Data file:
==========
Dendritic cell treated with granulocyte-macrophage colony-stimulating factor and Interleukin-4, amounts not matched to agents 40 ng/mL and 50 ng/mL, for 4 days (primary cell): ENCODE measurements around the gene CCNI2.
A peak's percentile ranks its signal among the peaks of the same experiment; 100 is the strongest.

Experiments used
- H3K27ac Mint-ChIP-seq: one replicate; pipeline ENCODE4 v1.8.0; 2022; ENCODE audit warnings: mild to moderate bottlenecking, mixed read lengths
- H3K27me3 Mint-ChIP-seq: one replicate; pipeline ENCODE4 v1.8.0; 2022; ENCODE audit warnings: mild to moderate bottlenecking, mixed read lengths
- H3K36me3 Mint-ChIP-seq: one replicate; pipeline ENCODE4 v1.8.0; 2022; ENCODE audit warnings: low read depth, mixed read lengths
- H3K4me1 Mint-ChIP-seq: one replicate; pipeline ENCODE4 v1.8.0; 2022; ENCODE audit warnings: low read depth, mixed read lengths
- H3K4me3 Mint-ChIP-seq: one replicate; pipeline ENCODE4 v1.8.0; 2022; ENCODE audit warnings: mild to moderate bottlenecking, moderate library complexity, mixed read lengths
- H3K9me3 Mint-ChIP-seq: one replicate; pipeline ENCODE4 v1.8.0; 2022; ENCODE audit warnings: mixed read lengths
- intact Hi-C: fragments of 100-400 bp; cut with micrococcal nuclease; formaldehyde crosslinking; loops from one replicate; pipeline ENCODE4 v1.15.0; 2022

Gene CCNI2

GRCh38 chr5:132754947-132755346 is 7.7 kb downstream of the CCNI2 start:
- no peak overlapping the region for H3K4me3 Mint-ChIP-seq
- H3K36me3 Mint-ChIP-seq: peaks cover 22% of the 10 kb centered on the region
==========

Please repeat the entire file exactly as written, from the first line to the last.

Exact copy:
Dendritic cell treated with granulocyte-macrophage colony-stimulating factor and Interleukin-4, amounts not matched to agents 40 ng/mL and 50 ng/mL, for 4 days (primary cell): ENCODE measurements around the gene CCNI2.
A peak's percentile ranks its signal among the peaks of the same experiment; 100 is the strongest.

Experiments used
- H3K27ac Mint-ChIP-seq: one replicate; pipeline ENCODE4 v1.8.0; 2022; ENCODE audit warnings: mild to moderate bottlenecking, mixed read lengths
- H3K27me3 Mint-ChIP-seq: one replicate; pipeline ENCODE4 v1.8.0; 2022; ENCODE audit warnings: mild to moderate bottlenecking, mixed read lengths
- H3K36me3 Mint-ChIP-seq: one replicate; pipeline ENCODE4 v1.8.0; 2022; ENCODE audit warnings: low read depth, mixed read lengths
- H3K4me1 Mint-ChIP-seq: one replicate; pipeline ENCODE4 v1.8.0; 2022; ENCODE audit warnings: low read depth, mixed read lengths
- H3K4me3 Mint-ChIP-seq: one replicate; pipeline ENCODE4 v1.8.0; 2022; ENCODE audit warnings: mild to moderate bottlenecking, moderate library complexity, mixed read lengths
- H3K9me3 Mint-ChIP-seq: one replicate; pipeline ENCODE4 v1.8.0; 2022; ENCODE audit warnings: mixed read lengths
- intact Hi-C: fragments of 100-400 bp; cut with micrococcal nuclease; formaldehyde crosslinking; loops from one replicate; pipeline ENCODE4 v1.15.0; 2022

Gene CCNI2

GRCh38 chr5:132754947-132755346 is 7.7 kb downstream of the CCNI2 start:
- no peak overlapping the region for H3K4me3 Mint-ChIP-seq
- H3K36me3 Mint-ChIP-seq: peaks cover 22% of the 10 kb centered on the region